In 2013 British musician A. G. Cook founded the record label PC Music, and with it he spearheaded a new sound in pop music that is slowly taking over the underground.
PC Music is known for its refreshing and compelling take on pop music. Ditching the boring production that pop has been plagued by, instead adapting an eclectic electronic production style. It is known for its lush synthesizers that vary from deeply atmospheric to harsh volume. The production also embraces and takes influence from many facets of internet culture.
“That aesthetic can be summed up as a grab bag of metallic pings, rubbery zoings, helium-soaked Chipmunk vocals, trance stabs, airhorns, hardstyle kick drums, happy hardcore, Eskibeat, K-pop, J-Pop, vocaloid, 8-bit, black MIDI, 808s and Heartbreak, the Windows 95 startup chime, and a healthy dose of James Ferraro‘s Far Side Virtual for good measure.” Says Pitchfork writerPhillip Sherburne, discussing PC Music’s unique sound.
Genre-wise, PC-Music is known for blending pop music with strong feminine vocals with different aspects of electronic music. The vocalists on PC Music are known for their strong voices that are often distorted and altered with various vocal effects. This blend of bubblegum-bass, electronic, and pop music has attracted artists of many genres into the fold of PC Music.
As a label, PC Music doesn’t function in a typical way. It serves as more of a collective, a shared creative space where artists can openly collaborate to create music together. This leads to artists like A. G. Cook producing a large amount of music on the label, including Hannah Diamond’s most recent release, Reflections.
One of the things that have popularized PC Music is the label collaborating with artists who aren’t technically on the label. Artists like Charli XCX, SOPHIE, and Dorian Electra frequently collaborate with PC Music. A. G. Cook has notable production credits on many of these artist’s projects. Including Charli XCX’s 2019 album Charli.
The label has also gained notoriety for releasing remixes of many songs from the underground world of pop, including 100 gecs’ Money Machine. These remixes have been known for their strange and experimental takes on pop music, continuing a common theme for the label.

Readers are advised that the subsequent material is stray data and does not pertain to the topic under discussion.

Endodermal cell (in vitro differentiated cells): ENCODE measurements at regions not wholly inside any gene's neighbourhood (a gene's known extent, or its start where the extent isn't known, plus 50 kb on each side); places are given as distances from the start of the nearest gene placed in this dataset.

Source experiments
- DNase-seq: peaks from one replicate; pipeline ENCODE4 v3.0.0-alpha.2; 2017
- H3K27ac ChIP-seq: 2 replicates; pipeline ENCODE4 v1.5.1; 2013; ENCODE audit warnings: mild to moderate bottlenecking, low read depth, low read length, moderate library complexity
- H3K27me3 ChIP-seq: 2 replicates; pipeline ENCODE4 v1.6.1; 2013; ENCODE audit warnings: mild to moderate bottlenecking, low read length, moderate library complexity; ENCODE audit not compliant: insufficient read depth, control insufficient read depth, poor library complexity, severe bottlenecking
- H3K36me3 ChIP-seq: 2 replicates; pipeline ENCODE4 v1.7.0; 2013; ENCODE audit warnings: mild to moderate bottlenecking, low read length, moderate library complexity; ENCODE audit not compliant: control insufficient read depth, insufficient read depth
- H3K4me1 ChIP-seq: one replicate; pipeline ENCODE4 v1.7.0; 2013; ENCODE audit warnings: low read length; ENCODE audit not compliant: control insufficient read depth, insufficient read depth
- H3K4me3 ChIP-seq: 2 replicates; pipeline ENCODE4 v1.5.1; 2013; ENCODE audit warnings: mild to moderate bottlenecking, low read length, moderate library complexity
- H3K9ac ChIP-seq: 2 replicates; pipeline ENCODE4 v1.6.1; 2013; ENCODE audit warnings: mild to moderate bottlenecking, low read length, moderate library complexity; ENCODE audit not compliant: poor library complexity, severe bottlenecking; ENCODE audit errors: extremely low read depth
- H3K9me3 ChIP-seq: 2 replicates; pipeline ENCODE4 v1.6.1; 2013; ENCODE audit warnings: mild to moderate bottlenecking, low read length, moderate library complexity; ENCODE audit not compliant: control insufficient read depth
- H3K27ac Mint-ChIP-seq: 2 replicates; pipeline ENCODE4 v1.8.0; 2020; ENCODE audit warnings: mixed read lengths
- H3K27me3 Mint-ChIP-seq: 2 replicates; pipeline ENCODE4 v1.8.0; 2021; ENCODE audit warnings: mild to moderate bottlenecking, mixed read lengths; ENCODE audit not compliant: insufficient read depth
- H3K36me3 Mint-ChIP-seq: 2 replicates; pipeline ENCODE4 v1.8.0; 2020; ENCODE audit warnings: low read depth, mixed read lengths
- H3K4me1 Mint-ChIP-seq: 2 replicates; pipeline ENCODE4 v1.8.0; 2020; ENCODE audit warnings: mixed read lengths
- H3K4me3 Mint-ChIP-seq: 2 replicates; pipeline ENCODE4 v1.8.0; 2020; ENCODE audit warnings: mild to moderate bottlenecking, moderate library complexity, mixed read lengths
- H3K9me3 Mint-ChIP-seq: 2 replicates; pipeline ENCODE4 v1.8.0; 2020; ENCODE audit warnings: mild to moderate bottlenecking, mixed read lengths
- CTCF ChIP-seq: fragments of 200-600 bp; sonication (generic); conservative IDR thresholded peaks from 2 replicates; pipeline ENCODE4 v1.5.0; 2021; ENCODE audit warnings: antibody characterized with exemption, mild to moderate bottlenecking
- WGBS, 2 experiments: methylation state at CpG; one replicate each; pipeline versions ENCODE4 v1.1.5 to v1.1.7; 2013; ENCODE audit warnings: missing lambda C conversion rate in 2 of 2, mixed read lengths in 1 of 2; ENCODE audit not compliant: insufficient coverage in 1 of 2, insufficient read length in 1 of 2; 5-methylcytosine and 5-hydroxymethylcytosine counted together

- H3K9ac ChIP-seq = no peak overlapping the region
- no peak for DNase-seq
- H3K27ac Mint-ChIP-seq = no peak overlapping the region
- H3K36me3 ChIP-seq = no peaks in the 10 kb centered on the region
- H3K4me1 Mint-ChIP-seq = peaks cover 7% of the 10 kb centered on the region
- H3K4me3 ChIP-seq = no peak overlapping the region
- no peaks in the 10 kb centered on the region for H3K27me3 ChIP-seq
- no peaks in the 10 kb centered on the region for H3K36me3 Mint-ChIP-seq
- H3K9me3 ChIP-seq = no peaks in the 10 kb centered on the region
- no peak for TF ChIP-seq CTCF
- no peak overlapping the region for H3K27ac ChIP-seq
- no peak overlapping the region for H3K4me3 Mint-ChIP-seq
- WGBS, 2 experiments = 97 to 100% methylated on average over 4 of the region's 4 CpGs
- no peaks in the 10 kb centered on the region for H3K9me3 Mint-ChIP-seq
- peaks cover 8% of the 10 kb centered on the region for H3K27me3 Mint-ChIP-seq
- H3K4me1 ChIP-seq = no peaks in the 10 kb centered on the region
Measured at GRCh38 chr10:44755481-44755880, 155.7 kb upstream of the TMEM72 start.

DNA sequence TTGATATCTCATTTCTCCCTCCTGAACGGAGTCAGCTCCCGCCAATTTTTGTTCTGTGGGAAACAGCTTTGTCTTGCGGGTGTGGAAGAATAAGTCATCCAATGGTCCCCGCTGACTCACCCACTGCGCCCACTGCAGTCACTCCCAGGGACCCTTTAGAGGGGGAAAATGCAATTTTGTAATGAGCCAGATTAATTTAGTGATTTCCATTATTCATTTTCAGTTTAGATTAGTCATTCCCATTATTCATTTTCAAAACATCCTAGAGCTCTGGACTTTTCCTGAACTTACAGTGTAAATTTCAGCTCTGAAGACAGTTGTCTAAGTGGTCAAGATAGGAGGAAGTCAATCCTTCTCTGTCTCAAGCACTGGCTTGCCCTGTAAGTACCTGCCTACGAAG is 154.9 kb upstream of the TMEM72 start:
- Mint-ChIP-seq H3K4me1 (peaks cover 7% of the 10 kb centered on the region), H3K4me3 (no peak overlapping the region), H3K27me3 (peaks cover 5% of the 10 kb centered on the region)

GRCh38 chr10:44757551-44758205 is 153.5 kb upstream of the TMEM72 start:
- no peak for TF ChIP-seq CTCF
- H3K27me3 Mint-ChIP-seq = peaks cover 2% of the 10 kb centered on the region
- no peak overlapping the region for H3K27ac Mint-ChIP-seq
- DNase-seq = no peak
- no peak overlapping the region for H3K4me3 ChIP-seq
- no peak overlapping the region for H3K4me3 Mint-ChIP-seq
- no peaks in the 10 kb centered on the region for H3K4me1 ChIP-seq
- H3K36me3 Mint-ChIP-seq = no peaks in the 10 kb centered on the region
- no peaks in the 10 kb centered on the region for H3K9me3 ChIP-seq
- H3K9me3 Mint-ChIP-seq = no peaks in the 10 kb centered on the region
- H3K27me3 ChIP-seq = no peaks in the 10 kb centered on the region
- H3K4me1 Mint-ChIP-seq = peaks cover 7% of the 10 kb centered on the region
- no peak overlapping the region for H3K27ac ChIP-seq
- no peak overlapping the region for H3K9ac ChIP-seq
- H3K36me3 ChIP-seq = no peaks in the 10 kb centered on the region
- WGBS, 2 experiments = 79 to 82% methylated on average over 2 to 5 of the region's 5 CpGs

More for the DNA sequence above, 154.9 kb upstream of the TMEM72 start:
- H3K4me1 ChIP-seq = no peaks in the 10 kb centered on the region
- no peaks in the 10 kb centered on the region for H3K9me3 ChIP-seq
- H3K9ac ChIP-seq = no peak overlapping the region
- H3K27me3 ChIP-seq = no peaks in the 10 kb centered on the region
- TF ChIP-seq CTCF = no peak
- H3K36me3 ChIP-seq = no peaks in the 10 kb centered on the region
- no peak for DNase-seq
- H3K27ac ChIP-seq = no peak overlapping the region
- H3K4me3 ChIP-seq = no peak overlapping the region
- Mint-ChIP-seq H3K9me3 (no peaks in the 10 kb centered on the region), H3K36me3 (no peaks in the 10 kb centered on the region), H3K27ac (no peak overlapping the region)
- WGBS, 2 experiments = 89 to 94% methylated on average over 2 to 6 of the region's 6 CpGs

Although the label is known for collaborating for artists who aren’t signed to it, it still does sport a lot of talent on it. Artists signed to the label include A. G. Cook, Hannah Diamond, GFOTY, and Gus Lobban of Kero Kero Bonito. All these artists include the typical PC Music production style, however they still managed to have a unique sound.
Critically, PC Music has been praised by critics for its compelling and refreshing take on pop. However some critics aren’t fans. For some listeners the sound presented by PC Music, typically it’s more experimental segments, are hard to listen to and don’t appeal to the average listener. This is the main factor that is keeping PC Music in the underground, but as mainstream pop continues to keep taking risks, it might not be too unachievable for PC Music to make a name for itself on the charts.
What makes PC Music so important and influential though, is their strong representatiion of genderqueer artists and the acceptance of their strong musical ability. The people at PC Music are showing that the pop sound doesn’t have to conform to gender norms. Even if some don’t agree with this, and it keeps PC Music from getting a large audience that other pop labels manage to get.
However, some disagree with the PC Music aesthetic. It has been criticized for its vocals following a feminine aesthetic. Some found this feminine style to be offensive, and it was called “feminine appropriation” by the Fader. This has caused a lot of controversy for PC Music, and even more has came from the trangender identity of frequent collaborator SOPHIE.
This doesn’t keep PC Music from making great music though. They represent a wonderful left turn in the formulaic and boring style of pop music that has become tiring in recent years. Hopefully more can learn from this unique style and experimentation will be embraced in the current soundscape of popular music.